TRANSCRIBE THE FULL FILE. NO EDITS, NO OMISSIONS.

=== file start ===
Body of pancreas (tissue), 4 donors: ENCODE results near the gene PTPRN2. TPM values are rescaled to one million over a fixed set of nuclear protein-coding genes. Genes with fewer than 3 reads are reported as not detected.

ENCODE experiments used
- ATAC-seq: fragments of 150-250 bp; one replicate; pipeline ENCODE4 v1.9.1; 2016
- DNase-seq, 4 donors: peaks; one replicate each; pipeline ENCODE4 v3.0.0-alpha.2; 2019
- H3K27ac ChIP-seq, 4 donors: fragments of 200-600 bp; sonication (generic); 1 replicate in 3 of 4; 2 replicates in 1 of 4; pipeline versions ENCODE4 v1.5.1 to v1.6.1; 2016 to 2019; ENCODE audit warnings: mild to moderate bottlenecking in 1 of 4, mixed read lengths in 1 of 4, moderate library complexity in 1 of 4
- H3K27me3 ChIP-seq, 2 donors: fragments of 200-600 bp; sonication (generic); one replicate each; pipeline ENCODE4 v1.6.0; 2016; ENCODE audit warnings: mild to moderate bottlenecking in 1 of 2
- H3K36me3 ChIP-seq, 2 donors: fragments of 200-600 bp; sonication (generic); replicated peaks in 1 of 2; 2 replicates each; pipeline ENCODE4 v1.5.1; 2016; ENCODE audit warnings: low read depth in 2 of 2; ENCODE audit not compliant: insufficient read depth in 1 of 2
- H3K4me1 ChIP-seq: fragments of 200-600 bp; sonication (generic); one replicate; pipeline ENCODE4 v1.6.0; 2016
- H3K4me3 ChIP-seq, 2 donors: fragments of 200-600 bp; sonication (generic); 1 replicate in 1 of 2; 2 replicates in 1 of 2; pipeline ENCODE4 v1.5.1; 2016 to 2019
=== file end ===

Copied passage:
Body of pancreas (tissue), 4 donors: ENCODE results near the gene PTPRN2. TPM values are rescaled to one million over a fixed set of nuclear protein-coding genes. Genes with fewer than 3 reads are reported as not detected.

ENCODE experiments used
- ATAC-seq: fragments of 150-250 bp; one replicate; pipeline ENCODE4 v1.9.1; 2016
- DNase-seq, 4 donors: peaks; one replicate each; pipeline ENCODE4 v3.0.0-alpha.2; 2019
- H3K27ac ChIP-seq, 4 donors: fragments of 200-600 bp; sonication (generic); 1 replicate in 3 of 4; 2 replicates in 1 of 4; pipeline versions ENCODE4 v1.5.1 to v1.6.1; 2016 to 2019; ENCODE audit warnings: mild to moderate bottlenecking in 1 of 4, mixed read lengths in 1 of 4, moderate library complexity in 1 of 4
- H3K27me3 ChIP-seq, 2 donors: fragments of 200-600 bp; sonication (generic); one replicate each; pipeline ENCODE4 v1.6.0; 2016; ENCODE audit warnings: mild to moderate bottlenecking in 1 of 2
- H3K36me3 ChIP-seq, 2 donors: fragments of 200-600 bp; sonication (generic); replicated peaks in 1 of 2; 2 replicates each; pipeline ENCODE4 v1.5.1; 2016; ENCODE audit warnings: low read depth in 2 of 2; ENCODE audit not compliant: insufficient read depth in 1 of 2
- H3K4me1 ChIP-seq: fragments of 200-600 bp; sonication (generic); one replicate; pipeline ENCODE4 v1.6.0; 2016
- H3K4me3 ChIP-seq, 2 donors: fragments of 200-600 bp; sonication (generic); 1 replicate in 1 of 2; 2 replicates in 1 of 2; pipeline ENCODE4 v1.5.1; 2016 to 2019